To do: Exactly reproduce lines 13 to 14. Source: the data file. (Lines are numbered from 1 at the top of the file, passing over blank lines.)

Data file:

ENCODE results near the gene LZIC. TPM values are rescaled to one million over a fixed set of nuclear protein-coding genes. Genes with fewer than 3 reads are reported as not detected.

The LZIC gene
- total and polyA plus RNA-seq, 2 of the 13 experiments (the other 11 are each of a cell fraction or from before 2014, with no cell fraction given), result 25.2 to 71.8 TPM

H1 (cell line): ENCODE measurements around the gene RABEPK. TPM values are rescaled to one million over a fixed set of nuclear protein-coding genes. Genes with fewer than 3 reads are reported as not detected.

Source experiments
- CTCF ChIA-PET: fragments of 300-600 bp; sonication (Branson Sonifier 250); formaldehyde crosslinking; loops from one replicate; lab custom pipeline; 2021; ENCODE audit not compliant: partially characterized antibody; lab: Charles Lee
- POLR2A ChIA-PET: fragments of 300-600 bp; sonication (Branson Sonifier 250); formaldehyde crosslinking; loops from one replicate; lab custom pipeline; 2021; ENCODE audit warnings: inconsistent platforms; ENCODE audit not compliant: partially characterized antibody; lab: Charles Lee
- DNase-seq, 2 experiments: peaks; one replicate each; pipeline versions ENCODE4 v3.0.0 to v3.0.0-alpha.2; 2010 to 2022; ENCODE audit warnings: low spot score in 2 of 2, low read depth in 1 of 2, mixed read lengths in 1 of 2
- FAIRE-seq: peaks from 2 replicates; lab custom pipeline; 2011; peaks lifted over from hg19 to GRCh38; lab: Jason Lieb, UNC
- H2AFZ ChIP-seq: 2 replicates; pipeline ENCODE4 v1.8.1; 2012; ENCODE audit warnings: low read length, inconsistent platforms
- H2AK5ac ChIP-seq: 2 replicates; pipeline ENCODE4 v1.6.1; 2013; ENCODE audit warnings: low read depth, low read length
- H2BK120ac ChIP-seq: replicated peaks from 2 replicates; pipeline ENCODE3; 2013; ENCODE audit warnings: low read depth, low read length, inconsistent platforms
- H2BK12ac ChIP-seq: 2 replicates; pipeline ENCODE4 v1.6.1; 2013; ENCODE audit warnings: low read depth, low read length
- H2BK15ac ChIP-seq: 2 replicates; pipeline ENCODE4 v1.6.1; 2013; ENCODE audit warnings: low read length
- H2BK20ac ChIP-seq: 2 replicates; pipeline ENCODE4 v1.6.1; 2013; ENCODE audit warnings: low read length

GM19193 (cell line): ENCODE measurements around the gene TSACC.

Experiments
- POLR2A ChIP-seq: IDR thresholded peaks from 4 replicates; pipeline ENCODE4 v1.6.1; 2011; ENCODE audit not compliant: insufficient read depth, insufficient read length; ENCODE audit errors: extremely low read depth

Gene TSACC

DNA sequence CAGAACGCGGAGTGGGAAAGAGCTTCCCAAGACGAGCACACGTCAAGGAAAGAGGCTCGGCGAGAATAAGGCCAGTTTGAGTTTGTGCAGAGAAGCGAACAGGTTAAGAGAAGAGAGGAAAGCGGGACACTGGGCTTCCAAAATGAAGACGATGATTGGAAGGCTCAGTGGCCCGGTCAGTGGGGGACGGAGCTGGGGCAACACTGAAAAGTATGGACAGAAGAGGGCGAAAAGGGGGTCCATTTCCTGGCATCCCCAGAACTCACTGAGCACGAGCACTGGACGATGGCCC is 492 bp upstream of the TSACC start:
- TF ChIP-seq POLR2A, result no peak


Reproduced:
- H2BK12ac ChIP-seq: 2 replicates; pipeline ENCODE4 v1.6.1; 2013; ENCODE audit warnings: low read depth, low read length
- H2BK15ac ChIP-seq: 2 replicates; pipeline ENCODE4 v1.6.1; 2013; ENCODE audit warnings: low read length